Posted by: Steve Frisch | 08 July 2017 at 01:56 PM

You could go to any one of more than dozen international studies of quality and cost of health care and find similar statistics on the United States....for what we pay we suck...period.


Indeed....and in USA 2017 there is no fixing that we suck.

Bill Tozer

Dr. Rebane @ 10:57 am.

"Perhaps we should then move on to a debate on the more fundamental aspects of what defines reality (e.g. ontology) for the Right and Left."

https://www.facebook.com/photo.php?fbid=10211627419136095&set=a.1023106092969.2004848.1084736013&type=3&theater

Gregory


My manly tidy-whities are far more appropriate than your frilly split-crotch panties in a knot, Steve.

Yes, US healthcare has been stretched from the horrid system of indirect paying for it... person A doing work for company B buying insurance from insurer C for person A and their families, ONLY because of the historic screw up in the tax codes and WWII wage and price controls that made the untaxed "fringe benefit" of health care so popular.

If Obama had insisted on rolling back that one provision that drives health care spending into the stratosphere, making healthcare benefits taxable income while making the change revenue neutral, we'd be on the way to something closer to a market solution already. Not that the GOP has the gumption to do it, either.

Gregory

We also pay through the nose hiring educational experts to teach the kiddies, Stevie.. and that's how the DC schools manage to produce so many functional illiterates at from (depending upon the accounting methods) $18k to $29k per student per annum. California's public schools aren't that much better but less money per student is poured down the CA rathole.

Steve Frisch

Here read this one:

http://www.commonwealthfund.org/publications/issue-briefs/2015/oct/us-health-care-from-a-global-perspective

Steve Frisch

[Steve, do us all a favor and just give us a link to your banner propaganda graphic like other commenters do on a regular basis. Thanks. gjr]

Bill Tozer

Love the vivid colors, Mr. Frisch. Brighter than most of my frilly panties. :)

Bill Tozer

Frisch:
Q: Do you know why we aren't like those other countries?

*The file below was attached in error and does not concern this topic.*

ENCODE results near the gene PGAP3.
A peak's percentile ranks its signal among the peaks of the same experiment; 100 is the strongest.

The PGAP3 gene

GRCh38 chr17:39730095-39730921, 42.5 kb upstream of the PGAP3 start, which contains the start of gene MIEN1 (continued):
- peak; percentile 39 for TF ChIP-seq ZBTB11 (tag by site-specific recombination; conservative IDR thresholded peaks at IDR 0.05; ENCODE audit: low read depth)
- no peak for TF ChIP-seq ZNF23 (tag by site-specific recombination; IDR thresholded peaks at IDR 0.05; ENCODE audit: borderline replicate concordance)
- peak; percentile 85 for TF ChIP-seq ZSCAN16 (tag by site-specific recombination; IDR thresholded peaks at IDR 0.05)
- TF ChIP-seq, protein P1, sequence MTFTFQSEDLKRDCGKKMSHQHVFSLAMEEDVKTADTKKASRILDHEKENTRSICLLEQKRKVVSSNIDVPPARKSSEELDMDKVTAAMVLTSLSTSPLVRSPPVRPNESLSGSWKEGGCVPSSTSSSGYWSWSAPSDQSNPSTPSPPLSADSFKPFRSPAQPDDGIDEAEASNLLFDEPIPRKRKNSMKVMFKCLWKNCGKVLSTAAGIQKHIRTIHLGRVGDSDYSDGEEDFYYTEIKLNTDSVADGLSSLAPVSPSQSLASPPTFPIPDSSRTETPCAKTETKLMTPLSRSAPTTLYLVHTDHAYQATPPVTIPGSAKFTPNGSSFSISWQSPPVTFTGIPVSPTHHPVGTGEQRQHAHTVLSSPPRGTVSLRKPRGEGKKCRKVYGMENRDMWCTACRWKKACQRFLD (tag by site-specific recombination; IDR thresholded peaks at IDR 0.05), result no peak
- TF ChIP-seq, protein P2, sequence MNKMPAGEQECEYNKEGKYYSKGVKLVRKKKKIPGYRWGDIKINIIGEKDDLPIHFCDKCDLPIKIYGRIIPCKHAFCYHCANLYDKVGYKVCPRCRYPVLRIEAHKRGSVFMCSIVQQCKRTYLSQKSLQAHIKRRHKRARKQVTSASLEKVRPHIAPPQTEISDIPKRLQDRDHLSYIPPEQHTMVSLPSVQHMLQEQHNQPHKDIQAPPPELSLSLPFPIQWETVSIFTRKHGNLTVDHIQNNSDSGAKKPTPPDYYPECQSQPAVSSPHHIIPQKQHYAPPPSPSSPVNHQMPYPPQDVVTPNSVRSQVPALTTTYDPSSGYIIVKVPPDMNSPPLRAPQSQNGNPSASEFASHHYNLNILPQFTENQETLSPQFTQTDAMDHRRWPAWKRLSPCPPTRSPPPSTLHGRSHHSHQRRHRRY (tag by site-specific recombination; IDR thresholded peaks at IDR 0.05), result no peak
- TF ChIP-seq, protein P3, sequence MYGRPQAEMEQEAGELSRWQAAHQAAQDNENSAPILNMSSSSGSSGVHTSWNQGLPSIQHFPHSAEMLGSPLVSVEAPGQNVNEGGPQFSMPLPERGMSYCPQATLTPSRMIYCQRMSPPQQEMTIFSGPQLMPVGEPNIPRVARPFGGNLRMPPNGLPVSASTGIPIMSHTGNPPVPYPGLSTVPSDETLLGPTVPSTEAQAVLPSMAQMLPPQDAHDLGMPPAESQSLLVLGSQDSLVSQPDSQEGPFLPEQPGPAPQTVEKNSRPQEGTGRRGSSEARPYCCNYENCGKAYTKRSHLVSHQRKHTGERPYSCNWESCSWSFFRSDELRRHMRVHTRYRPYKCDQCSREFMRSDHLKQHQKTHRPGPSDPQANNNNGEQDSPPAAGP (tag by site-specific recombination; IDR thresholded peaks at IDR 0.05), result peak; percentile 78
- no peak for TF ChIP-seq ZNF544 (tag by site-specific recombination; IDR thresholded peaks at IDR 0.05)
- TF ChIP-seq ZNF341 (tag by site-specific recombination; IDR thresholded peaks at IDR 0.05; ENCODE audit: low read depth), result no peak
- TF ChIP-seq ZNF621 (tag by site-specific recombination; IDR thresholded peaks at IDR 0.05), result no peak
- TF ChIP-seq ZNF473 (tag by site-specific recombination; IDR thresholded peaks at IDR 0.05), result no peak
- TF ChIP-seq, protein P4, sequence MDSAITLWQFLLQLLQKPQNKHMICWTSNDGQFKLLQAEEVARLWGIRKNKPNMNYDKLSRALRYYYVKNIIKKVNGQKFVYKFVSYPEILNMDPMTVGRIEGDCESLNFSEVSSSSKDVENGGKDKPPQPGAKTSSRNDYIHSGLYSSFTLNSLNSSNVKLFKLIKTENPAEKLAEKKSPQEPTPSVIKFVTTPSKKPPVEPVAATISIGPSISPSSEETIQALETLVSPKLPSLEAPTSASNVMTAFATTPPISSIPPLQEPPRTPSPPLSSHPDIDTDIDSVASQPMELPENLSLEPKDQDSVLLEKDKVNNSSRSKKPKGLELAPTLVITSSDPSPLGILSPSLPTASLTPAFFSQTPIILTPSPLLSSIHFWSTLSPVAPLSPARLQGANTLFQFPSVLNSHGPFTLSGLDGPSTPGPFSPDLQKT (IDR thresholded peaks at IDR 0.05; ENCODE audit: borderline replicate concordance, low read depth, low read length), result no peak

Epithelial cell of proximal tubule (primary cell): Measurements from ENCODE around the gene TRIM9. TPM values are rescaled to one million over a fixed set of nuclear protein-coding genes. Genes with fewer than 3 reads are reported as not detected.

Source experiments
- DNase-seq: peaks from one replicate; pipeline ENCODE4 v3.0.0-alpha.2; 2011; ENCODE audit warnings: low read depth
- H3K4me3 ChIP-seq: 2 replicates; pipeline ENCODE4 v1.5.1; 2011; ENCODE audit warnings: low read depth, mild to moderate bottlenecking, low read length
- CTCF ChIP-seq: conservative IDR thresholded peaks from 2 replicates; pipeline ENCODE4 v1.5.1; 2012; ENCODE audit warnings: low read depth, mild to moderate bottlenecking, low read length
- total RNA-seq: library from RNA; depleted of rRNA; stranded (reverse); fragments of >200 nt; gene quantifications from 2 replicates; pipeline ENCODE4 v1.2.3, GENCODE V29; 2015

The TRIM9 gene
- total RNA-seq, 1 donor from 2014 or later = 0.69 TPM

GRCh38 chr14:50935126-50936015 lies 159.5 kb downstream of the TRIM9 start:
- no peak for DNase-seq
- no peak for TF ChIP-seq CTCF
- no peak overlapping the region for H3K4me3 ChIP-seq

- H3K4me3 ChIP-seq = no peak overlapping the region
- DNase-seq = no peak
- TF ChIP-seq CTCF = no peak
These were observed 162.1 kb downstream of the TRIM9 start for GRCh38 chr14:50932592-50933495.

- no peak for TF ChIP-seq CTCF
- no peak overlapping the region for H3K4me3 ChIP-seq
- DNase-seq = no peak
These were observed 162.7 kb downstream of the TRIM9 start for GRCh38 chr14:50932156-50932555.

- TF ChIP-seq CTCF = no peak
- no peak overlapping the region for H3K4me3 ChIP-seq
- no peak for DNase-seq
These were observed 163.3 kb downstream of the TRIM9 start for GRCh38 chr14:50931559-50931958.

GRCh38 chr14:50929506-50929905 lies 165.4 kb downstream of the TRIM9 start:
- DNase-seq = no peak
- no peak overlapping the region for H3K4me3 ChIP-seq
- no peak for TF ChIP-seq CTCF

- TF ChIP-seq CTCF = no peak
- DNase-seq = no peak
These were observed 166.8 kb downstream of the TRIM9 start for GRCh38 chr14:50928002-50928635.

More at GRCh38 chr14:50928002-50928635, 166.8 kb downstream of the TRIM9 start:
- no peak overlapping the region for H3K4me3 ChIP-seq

A: Because we are not those other countries.

If only we could be more Eurocentric. We can turn the Broad Street Furnishings building into a European style marketplace and then turn our healthcare system into a European model. Western European healthcare, preferably more northern Western European like Sweden. But, no. Big sigh.

Wait a cotton pickin' minute. That sounds like...drumroll please......like racism! Sounds like Trump's defending "Westetn Civilization." Them be racist code words. I know what you were thinking. How come you don't like Muslims? Noticed you did not tout any nation's from Africa or the Islamic World. Just France and Canada, Steve, Oh my, I do declare that you forgot to check your Lilly White Privledge at the door.

George Rebane

For those enthralled with the multifarious benefits of nationalized healthcare, I present one more example of them above in the 8jul17 update.

Todd Juvinall

The reason we have not gone the route of the Europeans and others who Frisch loves is simple. We have a Constitution like no other. We cherish choice (isn't that what those libs preach all the time) and they preach government ownership of you. I suggest all those who want them should move there and leave us alone.

Steve Frisch

Posted by: Steve Frisch | 08 July 2017 at 04:41 PM

Removed by George....seriously, I have seen other people embed graphics.

http://cdn0.mha.gwu.edu/content/6b2c06e164a84520927f7b0043671b76/US_Health_Care_vs_The_World.jpg

Steve Frisch

"Q: Do you know why we aren't like those other countries?
A: Because we are not those other countries."

Posted by: Bill Tozer | 08 July 2017 at 05:19 PM

"The reason we have not gone the route of the Europeans and others who Frisch loves is simple. We have a Constitution like no other. We cherish choice (isn't that what those libs preach all the time) and they preach government ownership of you. I suggest all those who want them should move there and leave us alone."

Posted by: Todd Juvinall | 08 July 2017 at 05:57 PM

Seriously I think you guys just love being stubbornly backward. Never mind that the data shows better care for less money and more satisfied clients...if it's European it must be wrong.

Can't ever win on the data...so attack the idea as somehow un-American.

Next you will be demanding that we rename pomme frites freedom fries.

Todd Juvinall

Actually, you are the one that is totally backward. Our ancestors escaped from the places you love and want to be like. We honor the individual. You honor canon fodder. We like to make our own decsions as individuals in America. We have had to fight off people like you all my life. You almost had the place but the American people tossed you aside on November 8. We on this side of the issue are all about the future for people to be free from you and your ilk. Your beliefs were tried many times and they all failed. Of course you can still move to North Korea or Cuba if you desire the commie fix you apparently desire.